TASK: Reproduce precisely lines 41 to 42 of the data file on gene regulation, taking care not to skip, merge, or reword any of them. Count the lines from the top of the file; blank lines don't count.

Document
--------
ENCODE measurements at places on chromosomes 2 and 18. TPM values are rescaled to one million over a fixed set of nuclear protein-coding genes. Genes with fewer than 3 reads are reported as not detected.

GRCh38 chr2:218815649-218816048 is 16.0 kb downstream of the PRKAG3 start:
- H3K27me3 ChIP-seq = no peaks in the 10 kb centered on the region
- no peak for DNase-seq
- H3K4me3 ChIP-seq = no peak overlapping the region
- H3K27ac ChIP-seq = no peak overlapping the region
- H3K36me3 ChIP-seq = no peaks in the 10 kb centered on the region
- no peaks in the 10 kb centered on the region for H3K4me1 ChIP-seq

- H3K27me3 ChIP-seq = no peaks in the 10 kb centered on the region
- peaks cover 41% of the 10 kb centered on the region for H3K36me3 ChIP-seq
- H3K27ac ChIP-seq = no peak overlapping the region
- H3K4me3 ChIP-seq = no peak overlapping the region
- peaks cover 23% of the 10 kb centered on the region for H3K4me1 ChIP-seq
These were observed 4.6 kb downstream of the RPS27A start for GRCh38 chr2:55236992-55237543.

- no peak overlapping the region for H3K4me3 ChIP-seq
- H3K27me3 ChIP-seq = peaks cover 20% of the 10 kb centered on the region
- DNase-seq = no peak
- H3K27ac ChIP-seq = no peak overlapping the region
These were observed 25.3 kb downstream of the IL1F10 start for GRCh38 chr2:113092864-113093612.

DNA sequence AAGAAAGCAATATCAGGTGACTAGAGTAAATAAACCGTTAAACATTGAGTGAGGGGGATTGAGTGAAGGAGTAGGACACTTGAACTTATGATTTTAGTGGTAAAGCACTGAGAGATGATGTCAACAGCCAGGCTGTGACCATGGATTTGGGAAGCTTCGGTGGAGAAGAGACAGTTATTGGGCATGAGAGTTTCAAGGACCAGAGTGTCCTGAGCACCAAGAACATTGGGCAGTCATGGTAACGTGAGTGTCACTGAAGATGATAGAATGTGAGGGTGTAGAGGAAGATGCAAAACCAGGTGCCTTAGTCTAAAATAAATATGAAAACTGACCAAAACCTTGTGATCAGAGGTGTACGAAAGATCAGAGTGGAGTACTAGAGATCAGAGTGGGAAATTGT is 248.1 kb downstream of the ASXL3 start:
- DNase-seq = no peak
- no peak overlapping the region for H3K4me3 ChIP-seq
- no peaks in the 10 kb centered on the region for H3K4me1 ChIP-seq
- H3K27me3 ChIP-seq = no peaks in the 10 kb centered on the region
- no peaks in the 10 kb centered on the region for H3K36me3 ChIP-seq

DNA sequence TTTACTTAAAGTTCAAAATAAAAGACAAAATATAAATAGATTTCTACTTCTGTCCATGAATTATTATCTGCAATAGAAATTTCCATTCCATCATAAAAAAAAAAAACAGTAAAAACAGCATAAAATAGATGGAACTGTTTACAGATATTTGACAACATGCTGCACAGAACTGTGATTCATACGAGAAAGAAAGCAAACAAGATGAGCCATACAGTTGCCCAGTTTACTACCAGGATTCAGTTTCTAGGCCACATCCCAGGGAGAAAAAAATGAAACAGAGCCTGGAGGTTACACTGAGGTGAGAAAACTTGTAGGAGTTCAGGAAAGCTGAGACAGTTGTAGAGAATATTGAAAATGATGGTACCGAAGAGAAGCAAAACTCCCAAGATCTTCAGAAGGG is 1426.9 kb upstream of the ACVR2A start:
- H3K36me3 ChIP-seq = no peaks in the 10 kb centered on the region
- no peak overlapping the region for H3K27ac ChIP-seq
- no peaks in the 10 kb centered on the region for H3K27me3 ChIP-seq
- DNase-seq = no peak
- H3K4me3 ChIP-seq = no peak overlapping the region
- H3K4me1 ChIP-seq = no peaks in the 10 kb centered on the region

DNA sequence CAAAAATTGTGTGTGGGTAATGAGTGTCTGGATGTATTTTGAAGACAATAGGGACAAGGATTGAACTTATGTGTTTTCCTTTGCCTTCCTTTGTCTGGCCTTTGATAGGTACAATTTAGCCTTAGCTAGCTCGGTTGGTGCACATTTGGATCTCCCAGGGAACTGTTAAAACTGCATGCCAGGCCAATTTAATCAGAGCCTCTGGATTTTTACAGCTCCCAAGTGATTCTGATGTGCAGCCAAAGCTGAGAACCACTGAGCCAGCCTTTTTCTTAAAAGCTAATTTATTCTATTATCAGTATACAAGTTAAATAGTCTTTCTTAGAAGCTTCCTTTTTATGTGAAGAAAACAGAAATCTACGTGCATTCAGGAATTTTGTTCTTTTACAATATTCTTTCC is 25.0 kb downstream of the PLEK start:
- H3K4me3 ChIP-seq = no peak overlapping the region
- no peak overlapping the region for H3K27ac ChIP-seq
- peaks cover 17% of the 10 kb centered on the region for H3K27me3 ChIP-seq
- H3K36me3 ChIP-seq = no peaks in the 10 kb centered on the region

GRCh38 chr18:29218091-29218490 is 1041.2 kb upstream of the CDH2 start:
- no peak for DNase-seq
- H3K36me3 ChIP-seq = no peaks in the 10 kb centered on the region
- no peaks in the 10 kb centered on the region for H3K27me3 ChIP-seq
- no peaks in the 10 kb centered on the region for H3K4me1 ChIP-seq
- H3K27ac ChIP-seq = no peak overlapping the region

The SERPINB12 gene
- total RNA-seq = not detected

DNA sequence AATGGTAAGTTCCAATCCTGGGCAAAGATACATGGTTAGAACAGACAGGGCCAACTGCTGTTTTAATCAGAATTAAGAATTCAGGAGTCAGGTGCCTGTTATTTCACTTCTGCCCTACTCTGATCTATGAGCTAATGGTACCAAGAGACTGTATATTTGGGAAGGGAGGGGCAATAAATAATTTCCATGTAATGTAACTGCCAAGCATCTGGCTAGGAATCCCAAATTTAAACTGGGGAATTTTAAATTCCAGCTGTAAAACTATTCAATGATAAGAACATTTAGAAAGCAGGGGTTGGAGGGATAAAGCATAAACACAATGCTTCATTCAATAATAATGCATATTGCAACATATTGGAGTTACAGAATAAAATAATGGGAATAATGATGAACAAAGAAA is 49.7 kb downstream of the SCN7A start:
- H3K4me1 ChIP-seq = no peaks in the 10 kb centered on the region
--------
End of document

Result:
- no peaks in the 10 kb centered on the region for H3K27me3 ChIP-seq
- no peaks in the 10 kb centered on the region for H3K4me1 ChIP-seq